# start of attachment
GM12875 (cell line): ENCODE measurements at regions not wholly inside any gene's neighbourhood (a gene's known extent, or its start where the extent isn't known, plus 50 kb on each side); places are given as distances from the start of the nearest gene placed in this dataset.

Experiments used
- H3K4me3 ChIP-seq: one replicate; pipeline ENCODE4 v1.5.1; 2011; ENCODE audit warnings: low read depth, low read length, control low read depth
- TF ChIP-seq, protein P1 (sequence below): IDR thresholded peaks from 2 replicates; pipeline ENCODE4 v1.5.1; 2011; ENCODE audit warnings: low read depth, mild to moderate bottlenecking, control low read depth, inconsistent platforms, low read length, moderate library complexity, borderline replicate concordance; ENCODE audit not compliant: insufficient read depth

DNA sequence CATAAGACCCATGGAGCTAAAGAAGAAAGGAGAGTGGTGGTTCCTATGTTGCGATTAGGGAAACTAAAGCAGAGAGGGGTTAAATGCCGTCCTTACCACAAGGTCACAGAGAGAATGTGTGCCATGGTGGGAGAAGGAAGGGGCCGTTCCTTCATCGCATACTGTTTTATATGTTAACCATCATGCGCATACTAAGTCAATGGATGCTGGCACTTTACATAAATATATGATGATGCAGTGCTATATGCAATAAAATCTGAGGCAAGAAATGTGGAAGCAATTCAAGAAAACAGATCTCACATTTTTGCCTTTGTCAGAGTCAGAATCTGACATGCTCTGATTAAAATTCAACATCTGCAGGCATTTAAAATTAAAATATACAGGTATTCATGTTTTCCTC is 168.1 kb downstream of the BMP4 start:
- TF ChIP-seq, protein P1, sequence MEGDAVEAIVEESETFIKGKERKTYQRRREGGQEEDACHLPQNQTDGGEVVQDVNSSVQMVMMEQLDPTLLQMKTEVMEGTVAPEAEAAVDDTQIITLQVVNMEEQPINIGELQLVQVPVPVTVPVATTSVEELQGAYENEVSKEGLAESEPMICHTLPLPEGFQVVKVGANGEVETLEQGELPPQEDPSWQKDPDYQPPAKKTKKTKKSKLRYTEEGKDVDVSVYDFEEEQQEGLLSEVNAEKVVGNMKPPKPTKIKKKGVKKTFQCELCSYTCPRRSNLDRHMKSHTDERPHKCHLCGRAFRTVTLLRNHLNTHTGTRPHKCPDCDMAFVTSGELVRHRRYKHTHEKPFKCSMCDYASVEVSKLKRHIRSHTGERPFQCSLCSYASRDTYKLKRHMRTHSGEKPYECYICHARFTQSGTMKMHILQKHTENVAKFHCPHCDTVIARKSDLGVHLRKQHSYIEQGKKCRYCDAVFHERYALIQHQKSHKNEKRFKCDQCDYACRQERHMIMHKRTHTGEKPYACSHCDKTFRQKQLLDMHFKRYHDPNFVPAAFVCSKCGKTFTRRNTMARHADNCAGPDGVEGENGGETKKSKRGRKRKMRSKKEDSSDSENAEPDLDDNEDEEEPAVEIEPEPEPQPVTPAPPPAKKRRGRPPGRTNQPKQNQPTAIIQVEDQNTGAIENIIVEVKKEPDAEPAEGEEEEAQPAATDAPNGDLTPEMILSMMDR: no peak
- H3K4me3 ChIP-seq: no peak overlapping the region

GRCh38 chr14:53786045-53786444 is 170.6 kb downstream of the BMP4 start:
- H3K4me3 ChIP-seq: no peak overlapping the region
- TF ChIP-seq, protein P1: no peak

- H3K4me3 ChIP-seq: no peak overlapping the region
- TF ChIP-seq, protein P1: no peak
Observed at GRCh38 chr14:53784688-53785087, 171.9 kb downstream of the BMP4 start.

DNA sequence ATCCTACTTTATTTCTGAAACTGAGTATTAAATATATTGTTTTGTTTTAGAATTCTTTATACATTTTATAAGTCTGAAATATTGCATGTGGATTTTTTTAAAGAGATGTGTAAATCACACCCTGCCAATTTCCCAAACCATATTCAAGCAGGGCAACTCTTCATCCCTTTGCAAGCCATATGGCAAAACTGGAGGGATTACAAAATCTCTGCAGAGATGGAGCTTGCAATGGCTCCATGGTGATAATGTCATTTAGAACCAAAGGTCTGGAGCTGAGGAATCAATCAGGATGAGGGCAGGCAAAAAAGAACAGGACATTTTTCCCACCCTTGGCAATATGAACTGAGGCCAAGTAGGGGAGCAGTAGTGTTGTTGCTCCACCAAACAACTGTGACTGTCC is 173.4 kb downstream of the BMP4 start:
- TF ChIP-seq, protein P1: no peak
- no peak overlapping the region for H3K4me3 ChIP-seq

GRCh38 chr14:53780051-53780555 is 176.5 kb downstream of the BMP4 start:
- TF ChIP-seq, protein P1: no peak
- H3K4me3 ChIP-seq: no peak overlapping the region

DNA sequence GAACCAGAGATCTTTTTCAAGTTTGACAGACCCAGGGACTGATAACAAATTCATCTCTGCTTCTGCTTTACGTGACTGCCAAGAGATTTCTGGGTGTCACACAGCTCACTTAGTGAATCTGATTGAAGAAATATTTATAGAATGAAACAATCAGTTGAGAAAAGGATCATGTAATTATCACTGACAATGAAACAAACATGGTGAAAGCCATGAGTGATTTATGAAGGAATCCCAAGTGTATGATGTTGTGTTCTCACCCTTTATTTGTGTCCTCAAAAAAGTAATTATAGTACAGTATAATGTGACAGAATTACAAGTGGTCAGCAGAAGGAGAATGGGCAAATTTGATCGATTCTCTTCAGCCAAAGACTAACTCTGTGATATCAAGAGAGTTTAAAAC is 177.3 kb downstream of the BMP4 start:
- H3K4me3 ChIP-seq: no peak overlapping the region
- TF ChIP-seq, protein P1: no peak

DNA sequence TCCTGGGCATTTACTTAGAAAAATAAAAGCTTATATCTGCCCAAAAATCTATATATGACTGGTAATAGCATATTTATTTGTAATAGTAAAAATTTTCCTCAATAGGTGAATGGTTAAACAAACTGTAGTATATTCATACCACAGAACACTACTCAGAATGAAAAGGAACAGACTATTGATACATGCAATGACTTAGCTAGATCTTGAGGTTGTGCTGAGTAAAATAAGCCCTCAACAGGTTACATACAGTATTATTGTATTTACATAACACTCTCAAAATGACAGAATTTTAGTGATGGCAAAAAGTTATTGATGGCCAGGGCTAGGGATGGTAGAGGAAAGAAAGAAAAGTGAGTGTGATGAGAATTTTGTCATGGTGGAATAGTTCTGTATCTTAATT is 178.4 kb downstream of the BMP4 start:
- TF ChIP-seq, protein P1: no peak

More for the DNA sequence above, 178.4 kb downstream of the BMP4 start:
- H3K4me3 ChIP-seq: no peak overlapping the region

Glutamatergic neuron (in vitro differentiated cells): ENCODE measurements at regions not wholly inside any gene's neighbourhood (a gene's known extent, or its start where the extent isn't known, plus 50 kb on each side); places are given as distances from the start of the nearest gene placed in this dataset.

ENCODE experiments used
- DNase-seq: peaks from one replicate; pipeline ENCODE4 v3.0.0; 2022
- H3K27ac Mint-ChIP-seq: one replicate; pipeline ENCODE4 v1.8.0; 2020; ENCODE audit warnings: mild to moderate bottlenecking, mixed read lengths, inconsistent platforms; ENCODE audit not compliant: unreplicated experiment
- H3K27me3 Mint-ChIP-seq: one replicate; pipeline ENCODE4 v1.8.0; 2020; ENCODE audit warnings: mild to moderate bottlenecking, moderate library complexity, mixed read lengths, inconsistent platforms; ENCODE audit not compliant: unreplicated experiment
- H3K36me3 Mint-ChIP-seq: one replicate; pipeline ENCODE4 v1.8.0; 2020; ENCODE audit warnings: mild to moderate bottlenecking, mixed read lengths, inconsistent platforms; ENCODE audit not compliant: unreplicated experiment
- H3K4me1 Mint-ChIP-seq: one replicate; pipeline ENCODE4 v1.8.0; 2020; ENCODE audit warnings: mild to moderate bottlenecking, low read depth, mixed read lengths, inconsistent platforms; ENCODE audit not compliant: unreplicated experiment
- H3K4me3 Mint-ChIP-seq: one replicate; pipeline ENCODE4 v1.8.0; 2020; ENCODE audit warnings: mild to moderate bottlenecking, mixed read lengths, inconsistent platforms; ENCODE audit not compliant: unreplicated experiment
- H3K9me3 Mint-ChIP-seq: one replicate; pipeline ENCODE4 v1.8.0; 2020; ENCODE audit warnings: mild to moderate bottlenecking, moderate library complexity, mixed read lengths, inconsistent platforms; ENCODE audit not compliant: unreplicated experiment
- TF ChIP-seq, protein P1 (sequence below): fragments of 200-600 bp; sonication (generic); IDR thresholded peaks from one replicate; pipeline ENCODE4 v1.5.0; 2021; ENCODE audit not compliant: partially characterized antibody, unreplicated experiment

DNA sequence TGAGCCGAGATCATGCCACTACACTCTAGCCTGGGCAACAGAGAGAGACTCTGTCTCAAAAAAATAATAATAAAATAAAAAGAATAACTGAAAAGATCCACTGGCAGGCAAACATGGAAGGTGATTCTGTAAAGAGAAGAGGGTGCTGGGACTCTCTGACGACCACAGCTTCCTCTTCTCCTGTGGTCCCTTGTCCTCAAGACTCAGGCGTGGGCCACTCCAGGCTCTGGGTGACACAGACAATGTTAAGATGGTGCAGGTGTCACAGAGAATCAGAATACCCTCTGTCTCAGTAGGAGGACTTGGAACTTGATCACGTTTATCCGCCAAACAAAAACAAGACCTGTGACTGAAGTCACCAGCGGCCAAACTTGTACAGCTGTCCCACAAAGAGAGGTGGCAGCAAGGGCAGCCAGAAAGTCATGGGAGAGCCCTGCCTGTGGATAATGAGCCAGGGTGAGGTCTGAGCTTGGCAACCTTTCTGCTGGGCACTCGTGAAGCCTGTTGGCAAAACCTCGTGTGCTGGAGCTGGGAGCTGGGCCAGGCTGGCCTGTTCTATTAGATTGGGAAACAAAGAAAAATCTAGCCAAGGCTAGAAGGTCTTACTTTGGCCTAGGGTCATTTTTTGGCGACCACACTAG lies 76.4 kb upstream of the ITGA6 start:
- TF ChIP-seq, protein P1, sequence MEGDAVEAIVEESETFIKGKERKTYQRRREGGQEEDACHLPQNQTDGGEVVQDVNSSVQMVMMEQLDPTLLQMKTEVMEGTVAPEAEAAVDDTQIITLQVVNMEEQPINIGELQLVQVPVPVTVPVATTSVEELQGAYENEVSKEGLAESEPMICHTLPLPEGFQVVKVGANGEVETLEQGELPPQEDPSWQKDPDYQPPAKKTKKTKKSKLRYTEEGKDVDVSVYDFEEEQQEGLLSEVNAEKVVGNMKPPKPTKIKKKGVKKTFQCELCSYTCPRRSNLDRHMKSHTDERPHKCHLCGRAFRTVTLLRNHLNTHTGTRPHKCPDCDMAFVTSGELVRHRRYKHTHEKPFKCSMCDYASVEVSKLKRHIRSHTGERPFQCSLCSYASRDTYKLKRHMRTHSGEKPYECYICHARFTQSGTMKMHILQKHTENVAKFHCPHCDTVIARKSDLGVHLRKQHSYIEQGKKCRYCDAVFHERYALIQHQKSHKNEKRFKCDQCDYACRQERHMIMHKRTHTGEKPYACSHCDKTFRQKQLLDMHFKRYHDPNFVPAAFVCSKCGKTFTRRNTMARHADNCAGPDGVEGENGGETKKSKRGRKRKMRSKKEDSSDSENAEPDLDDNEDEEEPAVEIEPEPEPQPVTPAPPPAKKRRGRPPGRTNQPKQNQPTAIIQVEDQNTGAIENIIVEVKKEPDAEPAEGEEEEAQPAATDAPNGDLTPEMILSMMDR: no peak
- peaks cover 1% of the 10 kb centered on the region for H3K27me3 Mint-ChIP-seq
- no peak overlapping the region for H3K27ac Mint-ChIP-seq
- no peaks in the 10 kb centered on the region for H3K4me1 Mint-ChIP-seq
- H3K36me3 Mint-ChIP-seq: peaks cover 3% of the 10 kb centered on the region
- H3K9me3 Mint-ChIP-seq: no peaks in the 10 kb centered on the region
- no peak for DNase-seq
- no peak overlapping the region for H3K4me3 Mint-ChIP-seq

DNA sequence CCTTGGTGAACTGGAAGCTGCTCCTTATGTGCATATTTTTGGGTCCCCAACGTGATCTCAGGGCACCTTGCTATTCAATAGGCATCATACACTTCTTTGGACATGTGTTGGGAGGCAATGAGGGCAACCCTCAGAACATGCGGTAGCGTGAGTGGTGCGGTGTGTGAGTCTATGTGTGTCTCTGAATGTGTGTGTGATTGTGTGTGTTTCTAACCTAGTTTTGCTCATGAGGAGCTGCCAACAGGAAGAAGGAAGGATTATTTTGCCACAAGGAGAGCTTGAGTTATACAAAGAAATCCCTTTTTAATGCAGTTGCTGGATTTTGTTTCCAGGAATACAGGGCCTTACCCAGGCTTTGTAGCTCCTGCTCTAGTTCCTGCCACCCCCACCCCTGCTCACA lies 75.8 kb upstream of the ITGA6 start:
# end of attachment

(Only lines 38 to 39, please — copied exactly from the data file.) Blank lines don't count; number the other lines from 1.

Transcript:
- TF ChIP-seq, protein P1, sequence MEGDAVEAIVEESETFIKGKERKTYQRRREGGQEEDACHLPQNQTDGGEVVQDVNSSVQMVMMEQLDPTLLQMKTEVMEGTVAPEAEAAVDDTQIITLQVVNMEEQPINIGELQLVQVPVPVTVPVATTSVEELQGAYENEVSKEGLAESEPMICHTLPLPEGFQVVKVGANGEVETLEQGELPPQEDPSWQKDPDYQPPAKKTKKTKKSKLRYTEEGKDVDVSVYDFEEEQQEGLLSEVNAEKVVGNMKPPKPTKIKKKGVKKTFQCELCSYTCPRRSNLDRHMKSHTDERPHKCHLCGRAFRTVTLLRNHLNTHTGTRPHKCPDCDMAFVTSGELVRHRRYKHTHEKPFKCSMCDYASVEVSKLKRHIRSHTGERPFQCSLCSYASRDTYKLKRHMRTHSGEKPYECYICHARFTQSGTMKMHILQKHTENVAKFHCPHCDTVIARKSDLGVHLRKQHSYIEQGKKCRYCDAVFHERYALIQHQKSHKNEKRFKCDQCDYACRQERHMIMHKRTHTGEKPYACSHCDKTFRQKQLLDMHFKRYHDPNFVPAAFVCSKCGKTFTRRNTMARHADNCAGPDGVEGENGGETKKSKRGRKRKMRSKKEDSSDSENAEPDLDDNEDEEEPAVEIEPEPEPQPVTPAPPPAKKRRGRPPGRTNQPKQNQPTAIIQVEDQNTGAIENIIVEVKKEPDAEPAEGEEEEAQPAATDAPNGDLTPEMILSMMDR: no peak
- peaks cover 1% of the 10 kb centered on the region for H3K27me3 Mint-ChIP-seq